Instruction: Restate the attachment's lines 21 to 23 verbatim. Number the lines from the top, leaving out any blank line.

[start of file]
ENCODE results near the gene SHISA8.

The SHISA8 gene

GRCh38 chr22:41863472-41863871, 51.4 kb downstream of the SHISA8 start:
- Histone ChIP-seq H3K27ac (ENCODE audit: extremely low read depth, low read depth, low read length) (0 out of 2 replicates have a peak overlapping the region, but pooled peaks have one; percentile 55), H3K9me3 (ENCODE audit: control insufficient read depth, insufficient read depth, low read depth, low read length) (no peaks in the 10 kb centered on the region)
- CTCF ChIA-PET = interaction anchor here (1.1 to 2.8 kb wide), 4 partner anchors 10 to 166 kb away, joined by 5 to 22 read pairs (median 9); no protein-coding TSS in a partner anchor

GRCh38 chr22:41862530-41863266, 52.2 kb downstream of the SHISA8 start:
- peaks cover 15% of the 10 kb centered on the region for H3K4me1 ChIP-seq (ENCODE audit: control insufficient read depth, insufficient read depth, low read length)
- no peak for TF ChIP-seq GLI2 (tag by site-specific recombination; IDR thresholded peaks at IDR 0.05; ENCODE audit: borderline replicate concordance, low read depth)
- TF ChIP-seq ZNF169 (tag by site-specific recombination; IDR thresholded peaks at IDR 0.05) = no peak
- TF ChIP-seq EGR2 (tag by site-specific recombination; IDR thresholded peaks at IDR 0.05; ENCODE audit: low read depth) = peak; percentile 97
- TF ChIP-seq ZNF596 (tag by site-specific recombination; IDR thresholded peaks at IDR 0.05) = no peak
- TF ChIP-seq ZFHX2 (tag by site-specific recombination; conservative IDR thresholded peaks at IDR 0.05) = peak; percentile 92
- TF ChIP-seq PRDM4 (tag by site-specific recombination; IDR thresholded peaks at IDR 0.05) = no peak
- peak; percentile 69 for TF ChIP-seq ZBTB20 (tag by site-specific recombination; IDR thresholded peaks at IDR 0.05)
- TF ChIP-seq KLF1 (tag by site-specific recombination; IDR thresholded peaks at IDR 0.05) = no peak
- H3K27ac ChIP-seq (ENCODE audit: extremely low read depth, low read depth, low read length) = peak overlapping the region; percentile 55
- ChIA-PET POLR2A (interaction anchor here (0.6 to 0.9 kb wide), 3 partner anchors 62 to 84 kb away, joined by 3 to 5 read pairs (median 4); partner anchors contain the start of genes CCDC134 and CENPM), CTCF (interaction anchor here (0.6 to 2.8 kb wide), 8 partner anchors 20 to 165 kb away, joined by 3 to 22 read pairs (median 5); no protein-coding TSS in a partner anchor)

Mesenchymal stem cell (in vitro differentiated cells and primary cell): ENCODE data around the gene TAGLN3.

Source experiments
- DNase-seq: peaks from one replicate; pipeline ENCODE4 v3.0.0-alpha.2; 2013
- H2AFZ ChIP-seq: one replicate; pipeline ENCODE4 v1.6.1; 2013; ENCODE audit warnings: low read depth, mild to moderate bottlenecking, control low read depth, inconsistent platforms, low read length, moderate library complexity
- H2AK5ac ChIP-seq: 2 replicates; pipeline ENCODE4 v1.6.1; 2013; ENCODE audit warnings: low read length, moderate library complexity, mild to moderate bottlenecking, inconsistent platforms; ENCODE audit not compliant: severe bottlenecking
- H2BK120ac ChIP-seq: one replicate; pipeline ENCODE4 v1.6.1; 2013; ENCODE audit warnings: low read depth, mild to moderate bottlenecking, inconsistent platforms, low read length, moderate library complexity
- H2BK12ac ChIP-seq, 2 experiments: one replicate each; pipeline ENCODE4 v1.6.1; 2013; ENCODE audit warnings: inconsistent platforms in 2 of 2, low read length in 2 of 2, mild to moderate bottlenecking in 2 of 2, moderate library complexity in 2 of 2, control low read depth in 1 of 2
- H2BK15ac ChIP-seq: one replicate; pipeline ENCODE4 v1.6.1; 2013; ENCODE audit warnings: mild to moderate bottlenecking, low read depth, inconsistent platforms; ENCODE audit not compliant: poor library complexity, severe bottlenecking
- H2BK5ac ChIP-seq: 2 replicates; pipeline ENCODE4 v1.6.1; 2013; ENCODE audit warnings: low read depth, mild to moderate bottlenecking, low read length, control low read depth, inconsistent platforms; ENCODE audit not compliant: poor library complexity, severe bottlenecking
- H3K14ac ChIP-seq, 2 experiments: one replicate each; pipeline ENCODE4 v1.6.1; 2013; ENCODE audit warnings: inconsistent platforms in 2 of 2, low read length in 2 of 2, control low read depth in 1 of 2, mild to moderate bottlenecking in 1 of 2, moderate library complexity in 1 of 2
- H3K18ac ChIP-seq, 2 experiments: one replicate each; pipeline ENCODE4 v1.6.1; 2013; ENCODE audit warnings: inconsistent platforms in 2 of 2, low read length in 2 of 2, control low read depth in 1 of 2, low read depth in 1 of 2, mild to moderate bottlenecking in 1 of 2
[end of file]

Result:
- H2AFZ ChIP-seq: one replicate; pipeline ENCODE4 v1.6.1; 2013; ENCODE audit warnings: low read depth, mild to moderate bottlenecking, control low read depth, inconsistent platforms, low read length, moderate library complexity
- H2AK5ac ChIP-seq: 2 replicates; pipeline ENCODE4 v1.6.1; 2013; ENCODE audit warnings: low read length, moderate library complexity, mild to moderate bottlenecking, inconsistent platforms; ENCODE audit not compliant: severe bottlenecking
- H2BK120ac ChIP-seq: one replicate; pipeline ENCODE4 v1.6.1; 2013; ENCODE audit warnings: low read depth, mild to moderate bottlenecking, inconsistent platforms, low read length, moderate library complexity